A headline in yesterday's New York Times illustrates once again the gap between two Indias: The one we live in, urban India, where the roads might be bumpy and the power sometimes unreliable, but where people walk the streets freely, have access to information, schools and jobs. And on the other hand rural India, a world apart. The cut-off isn't this strict of course, and there are obviously a variety of situations in both Indias, rich and poor people everywhere; noone would dare denying the dramatic importance of urban poverty, while some rural areas have recently observed notable growth and prosperity.
But what distinguishes remote rural areas from the India we experience on a daily basis is without a doubt the isolation in which they live. Far from most traveled roads, some localities live in almost complete autarky, cut from any political or economic reality of contemporary India. Ruled by their local government bodies, they live in an age that we would think has long gone, where men order, women serve, and villages work as units closed from the rest of the world.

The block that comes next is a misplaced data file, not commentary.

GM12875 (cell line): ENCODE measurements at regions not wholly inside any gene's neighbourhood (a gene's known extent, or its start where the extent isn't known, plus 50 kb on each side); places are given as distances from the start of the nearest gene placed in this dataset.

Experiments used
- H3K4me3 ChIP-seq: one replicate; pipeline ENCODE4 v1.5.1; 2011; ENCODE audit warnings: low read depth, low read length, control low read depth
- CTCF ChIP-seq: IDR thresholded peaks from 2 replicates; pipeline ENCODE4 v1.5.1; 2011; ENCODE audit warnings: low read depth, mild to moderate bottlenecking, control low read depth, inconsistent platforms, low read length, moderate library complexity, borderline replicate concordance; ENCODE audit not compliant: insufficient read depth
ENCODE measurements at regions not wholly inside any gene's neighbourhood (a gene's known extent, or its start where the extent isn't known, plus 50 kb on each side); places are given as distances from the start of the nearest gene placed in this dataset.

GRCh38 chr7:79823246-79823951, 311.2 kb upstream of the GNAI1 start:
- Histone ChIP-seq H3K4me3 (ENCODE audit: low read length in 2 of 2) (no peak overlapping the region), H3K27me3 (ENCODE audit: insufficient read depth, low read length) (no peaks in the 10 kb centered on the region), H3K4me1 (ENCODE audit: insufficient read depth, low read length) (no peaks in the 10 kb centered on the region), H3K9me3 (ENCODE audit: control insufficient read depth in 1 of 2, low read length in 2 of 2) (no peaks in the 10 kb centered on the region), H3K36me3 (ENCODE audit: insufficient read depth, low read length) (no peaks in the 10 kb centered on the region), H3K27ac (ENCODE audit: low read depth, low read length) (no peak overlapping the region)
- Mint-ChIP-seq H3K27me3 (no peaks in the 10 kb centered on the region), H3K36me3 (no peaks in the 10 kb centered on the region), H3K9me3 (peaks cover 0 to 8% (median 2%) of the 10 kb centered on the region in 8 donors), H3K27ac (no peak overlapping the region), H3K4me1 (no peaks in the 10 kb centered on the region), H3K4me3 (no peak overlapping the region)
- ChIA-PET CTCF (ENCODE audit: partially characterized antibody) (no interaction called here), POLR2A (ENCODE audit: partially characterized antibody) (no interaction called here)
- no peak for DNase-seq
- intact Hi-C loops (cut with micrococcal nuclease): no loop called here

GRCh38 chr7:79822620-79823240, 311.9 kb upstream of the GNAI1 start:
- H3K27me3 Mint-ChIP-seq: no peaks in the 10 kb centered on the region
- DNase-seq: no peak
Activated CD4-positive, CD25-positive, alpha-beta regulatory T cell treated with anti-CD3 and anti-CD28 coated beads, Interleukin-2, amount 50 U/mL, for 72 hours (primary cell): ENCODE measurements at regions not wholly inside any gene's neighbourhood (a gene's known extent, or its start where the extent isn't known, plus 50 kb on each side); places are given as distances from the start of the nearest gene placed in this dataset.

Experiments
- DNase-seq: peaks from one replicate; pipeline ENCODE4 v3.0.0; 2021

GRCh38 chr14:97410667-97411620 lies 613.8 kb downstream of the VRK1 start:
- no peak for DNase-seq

There's a problem though: new information technologies, movies and TV, have introduced the outside world in these villages, and communication technologies have increased the reach of NGOs or government programs. And the men in charge of these villages are fearing for their bit of power. Like has been seen in many other times and places, local authorities, too worried this might lead to them losing the influence they have on their co-villagers, are trying to fight change as hard as they can, conducting their own version of a witch hunt. Without even having to get into the terrible debate around the waves of rapes that moved India last month, less dramatic examples actually show best the current trend in the most remote parts of the country: A village in East Bihar implements Rs.10,000 fines for girls caught using a cell phone; a Khap Panchayat in UP issues a decreat banning "love marriage" and barring all women under 40 from shopping.
Such laws are of course illegal on many levels, as the Indian constitution does not recognize texts that would target only segments of society; but should we really expect the central and state governments to do anything, when they rely so heavily on the traditional instances to mobilize voters, and when the victims of these diktats have so little power and visibility? Probably not. Except maybe if we, with the access we have to both information and communication media, work on making their voices heard for them...